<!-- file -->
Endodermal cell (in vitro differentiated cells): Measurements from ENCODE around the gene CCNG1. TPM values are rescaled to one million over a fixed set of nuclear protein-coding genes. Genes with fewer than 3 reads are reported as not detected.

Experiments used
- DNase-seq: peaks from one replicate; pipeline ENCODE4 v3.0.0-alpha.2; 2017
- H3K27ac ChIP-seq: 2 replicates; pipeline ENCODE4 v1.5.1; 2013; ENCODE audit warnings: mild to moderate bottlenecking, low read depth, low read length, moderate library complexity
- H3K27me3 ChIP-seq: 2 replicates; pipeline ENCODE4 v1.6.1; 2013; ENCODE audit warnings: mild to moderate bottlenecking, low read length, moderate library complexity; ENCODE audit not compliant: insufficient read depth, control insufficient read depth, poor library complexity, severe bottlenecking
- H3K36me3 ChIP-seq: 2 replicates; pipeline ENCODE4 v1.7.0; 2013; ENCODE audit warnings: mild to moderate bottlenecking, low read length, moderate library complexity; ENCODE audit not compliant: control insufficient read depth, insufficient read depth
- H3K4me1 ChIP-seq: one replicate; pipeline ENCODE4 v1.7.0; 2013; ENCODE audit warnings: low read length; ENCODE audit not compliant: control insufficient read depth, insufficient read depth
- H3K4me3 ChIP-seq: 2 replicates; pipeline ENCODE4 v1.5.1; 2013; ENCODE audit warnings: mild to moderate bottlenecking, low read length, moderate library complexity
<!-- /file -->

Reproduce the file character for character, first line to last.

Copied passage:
Endodermal cell (in vitro differentiated cells): Measurements from ENCODE around the gene CCNG1. TPM values are rescaled to one million over a fixed set of nuclear protein-coding genes. Genes with fewer than 3 reads are reported as not detected.

Experiments used
- DNase-seq: peaks from one replicate; pipeline ENCODE4 v3.0.0-alpha.2; 2017
- H3K27ac ChIP-seq: 2 replicates; pipeline ENCODE4 v1.5.1; 2013; ENCODE audit warnings: mild to moderate bottlenecking, low read depth, low read length, moderate library complexity
- H3K27me3 ChIP-seq: 2 replicates; pipeline ENCODE4 v1.6.1; 2013; ENCODE audit warnings: mild to moderate bottlenecking, low read length, moderate library complexity; ENCODE audit not compliant: insufficient read depth, control insufficient read depth, poor library complexity, severe bottlenecking
- H3K36me3 ChIP-seq: 2 replicates; pipeline ENCODE4 v1.7.0; 2013; ENCODE audit warnings: mild to moderate bottlenecking, low read length, moderate library complexity; ENCODE audit not compliant: control insufficient read depth, insufficient read depth
- H3K4me1 ChIP-seq: one replicate; pipeline ENCODE4 v1.7.0; 2013; ENCODE audit warnings: low read length; ENCODE audit not compliant: control insufficient read depth, insufficient read depth
- H3K4me3 ChIP-seq: 2 replicates; pipeline ENCODE4 v1.5.1; 2013; ENCODE audit warnings: mild to moderate bottlenecking, low read length, moderate library complexity